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Sunday, August 14, 2022


Q&A: LEAP Program Fellow Noah Macey on the Wonders, Lessons, and Ethics of Beekeeping

Noah Macey, the outgoing Law, Ethics & Animals Program Fellow

Noah Macey, the outgoing Program Fellow for the Law, Ethics & Animals Program, is also a a Master Beekeeper.

Noah Macey is the outgoing Program Fellow of the Law, Ethics & Animals Program. He has worked closely with LEAP’s faculty and staff since 2020 to support and grow the program’s multidisciplinary initiatives, research, and student programming.

“Noah is a brilliant thinker and doer, and he has been an outstanding member of the LEAP team for the past two years,” LEAP Executive Director Viveca Morris said. “Noah has been integral to many parts of the program’s work, from overseeing LEAP’s speaker series, to championing new initiatives like the LEAP student grant program, to contributing to research on the role of agribusinesses in the climate crises.”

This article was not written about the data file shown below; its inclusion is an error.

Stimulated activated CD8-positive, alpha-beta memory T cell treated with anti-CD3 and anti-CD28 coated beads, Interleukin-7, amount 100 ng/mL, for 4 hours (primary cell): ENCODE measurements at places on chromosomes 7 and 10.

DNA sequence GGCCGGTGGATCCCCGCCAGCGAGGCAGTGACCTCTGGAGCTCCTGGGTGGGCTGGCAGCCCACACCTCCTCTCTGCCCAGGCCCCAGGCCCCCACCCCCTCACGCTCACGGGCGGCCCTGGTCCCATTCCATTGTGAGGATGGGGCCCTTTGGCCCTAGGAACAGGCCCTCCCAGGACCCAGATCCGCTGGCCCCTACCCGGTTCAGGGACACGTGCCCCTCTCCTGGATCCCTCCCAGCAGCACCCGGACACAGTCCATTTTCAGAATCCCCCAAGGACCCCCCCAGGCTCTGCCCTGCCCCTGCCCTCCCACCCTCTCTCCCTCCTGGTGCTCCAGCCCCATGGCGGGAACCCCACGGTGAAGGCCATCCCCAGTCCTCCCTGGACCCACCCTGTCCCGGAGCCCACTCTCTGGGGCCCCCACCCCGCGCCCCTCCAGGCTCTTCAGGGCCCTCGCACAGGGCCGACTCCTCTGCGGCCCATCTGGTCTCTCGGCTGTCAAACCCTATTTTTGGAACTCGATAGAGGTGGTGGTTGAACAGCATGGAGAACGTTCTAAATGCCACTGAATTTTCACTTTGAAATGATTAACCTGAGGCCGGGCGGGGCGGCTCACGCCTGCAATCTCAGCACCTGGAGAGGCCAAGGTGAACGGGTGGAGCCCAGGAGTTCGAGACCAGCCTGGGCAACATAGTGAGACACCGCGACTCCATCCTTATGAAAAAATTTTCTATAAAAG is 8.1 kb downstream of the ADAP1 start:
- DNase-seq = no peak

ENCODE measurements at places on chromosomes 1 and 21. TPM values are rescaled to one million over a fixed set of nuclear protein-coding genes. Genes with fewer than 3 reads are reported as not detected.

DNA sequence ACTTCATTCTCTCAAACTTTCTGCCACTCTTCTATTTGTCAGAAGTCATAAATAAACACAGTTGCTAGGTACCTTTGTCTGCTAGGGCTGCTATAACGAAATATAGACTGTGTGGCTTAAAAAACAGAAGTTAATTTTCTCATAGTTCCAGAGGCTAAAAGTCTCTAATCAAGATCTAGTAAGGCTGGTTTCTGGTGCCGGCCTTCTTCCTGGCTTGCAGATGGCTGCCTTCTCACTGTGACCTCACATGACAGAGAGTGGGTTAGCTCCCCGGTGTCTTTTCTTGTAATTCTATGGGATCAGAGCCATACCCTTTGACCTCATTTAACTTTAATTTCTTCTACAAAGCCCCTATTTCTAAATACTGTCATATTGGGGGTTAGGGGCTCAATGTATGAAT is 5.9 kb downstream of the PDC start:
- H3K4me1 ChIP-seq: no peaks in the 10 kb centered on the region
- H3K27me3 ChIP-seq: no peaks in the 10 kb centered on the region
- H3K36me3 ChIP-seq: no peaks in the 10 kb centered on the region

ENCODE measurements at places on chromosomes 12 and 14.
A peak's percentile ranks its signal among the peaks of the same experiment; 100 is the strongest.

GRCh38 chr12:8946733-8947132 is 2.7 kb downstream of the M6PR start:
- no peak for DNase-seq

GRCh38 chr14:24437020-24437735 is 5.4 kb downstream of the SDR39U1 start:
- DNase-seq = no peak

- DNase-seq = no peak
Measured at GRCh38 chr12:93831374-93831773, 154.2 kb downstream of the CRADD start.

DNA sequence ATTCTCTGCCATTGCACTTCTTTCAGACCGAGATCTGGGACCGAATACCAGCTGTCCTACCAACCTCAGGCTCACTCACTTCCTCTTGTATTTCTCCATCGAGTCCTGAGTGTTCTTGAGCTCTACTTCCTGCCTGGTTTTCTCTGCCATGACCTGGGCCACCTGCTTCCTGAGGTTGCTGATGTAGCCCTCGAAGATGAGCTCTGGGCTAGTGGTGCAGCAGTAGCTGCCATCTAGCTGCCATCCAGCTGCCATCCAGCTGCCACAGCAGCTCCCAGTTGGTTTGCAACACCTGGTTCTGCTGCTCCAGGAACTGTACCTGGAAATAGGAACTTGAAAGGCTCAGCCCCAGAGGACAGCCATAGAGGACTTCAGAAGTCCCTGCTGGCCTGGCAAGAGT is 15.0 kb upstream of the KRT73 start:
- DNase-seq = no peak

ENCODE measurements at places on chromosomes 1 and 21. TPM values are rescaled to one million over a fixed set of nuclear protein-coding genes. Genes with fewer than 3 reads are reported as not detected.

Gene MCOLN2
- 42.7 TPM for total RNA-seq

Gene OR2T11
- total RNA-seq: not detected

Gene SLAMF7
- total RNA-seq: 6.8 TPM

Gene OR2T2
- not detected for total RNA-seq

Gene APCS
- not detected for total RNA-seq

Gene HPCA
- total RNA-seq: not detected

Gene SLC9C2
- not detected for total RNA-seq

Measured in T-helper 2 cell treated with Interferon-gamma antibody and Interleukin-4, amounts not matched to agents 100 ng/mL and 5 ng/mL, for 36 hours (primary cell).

Macey’s interest in the relationship between human and non-human animals began when he started keeping bees as a child in Atlanta. He graduated from Yale College in 2019 with a linguistics degree and is a Master Beekeeper through the University of Georgia Honeybee Program. 

“It is with a very heavy heart that we say goodbye to Noah, who has been an immense source of support and inspiration for our program,” said LEAP Faculty Director and Joseph M. Field ’55 Professor of Law Doug Kysar. “The care and curiosity that he devotes to bees reflects the same ethic that he brings to all his engagements with the world. We have been so fortunate to have him in our community.”